the Legend of the Curse

In 1918 the Red Sox won their 5th World Series, the most by any club at that time. One of the stars of the Boston championship franchise was a young pitcher by the name of George Herman Ruth, aka The Babe or The Bambino.

In 1920, however, Red Sox owner Harry Frazee needed money to finance his girlfriend's play, so he sold Babe Ruth's contract to Colonel Jacob Ruppert's New York Yankees for $100,000 (plus a loan collateralized by Fenway Park).

Since then, the Yankees, who had never won a World Championship before acquiring Ruth, have gone on to win 26, and are arguably one of the greatest success stories in the history of sport.

Meanwhile, the Boston Red Sox have appeared in only four World Series since 1918, losing each one in game seven. Many consider Boston's performance after the departure of Babe Ruth to be attributable to "The Curse of the Bambino."

the Weblog


The weblog Bambino's Curse is my attempt to capture the day to day experience of being a life long Red Sox fan, an experience marked by more lows than highs, but an experience that in the end has its own rewards. Like the adage says, the treasure is always found in the journey itself and not the final destination.

So each day (or close to it) during the regular season (less frequently during the off season), I post my thoughts on the main page.

As far as the actual writing goes, I'll be the first to admit it's a work in progress. I have a daily struggle with the writing, especially with trying to establish my own unique voice and tone. 

Even after doing this for the entire '01 season and beyond, , I STILL don't have a solid grasp or comfort level with the words on the screen.

Some days I come across as a dull "just the facts, ma'am" correspondent doing little more than aping what others, the professional sports writers, do so, so much better than I; other days I sound like a pathetic school girl crying into the pages of her diary, and other times I seem unsure whether the whole Bambino's Curse experience for me is an ironic, tongue-in-cheek joke or a profound and earnest attempt to understand and share my inner-self.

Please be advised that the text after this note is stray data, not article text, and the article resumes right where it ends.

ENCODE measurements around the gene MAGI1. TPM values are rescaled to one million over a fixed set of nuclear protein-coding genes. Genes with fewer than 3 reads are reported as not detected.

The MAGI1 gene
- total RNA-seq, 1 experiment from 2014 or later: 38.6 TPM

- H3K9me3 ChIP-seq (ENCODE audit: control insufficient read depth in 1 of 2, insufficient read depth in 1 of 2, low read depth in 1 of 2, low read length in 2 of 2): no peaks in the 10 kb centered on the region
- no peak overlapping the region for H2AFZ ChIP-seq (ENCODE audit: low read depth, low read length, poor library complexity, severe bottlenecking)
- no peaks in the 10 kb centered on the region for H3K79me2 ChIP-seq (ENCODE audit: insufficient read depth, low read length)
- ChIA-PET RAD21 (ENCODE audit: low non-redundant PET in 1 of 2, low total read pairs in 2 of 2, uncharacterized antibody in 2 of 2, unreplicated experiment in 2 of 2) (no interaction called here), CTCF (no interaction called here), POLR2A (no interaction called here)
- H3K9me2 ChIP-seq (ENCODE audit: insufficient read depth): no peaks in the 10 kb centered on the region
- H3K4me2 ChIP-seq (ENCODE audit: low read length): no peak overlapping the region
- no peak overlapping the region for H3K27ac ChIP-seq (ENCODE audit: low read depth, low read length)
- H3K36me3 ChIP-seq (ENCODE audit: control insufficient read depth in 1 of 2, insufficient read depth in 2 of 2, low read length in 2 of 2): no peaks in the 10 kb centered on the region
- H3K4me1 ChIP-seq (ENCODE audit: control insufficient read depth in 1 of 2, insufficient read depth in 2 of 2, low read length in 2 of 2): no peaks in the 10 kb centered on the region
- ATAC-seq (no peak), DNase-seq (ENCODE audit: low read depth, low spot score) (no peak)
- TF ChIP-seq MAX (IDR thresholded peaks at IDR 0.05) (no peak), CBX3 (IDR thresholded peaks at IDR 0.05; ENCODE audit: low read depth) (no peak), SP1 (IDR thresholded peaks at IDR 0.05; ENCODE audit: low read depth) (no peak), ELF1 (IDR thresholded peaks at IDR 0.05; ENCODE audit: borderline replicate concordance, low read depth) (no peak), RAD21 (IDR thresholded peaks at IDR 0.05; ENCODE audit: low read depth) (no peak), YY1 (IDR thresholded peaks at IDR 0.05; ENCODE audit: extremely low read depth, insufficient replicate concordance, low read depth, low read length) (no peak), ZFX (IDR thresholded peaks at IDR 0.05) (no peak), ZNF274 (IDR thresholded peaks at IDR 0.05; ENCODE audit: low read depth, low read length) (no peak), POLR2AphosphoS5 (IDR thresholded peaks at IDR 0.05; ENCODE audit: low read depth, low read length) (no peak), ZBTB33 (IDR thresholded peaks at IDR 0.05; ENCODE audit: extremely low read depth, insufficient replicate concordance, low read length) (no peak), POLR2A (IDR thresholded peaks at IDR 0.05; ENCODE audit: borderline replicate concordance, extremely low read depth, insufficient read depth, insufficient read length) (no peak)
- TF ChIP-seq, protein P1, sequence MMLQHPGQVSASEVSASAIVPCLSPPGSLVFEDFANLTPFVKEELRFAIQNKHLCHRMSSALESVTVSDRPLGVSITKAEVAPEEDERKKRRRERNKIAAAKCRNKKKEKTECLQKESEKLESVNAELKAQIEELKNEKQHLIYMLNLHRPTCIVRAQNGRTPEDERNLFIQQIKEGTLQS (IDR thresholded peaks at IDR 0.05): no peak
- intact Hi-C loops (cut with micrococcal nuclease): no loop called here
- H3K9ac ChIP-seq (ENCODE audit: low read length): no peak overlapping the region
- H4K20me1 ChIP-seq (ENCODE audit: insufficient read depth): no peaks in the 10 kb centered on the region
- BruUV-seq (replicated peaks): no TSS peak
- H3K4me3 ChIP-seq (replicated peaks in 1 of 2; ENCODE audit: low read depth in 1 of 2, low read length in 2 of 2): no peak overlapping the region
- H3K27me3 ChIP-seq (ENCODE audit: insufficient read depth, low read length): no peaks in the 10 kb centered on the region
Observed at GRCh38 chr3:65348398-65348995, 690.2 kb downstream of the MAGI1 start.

I guess my uncertainty makes sense, as what I'm trying to do when I write is a mixture of all the above.

the Evidence of the Curse

Over the years, the Red Sox have compiled one of the most infamous stories of defeat, near miss, and utter collapse that the world of sports has ever known.

To read the gory details, check out the ultimate timeline of Amazing Boston Red Sox Losses, Remarkable Collapses and other Record Breaking Feats at (link opens in new window).

After looking the timeline over, ask yourself if it's all "just a coincidence."

the meaning of "1918,"

The ubiquitous appearance on the Bambino's Curse website of "1918," refers to the last year the Red Sox won the World Series. The comma is symbolic of the fact that at the time of selling Babe Ruth in 1920 the Red Sox were the premier team in baseball, and everyone expected they'd win the next World Series quite soon. The comma is in expectation of completing the listing of the championship years: 1903, 1912, 1915, 1916, 1918, . . .  

Well, we've been waiting for the next one for 83 years now. 

The comma following the 1918 date continues to symbolize every Red Sox fan's ongoing belief that a World Series Championship will happen "next year."

An unfortunate yet familiar phrase among Red Sox fans is "wait 'til next year."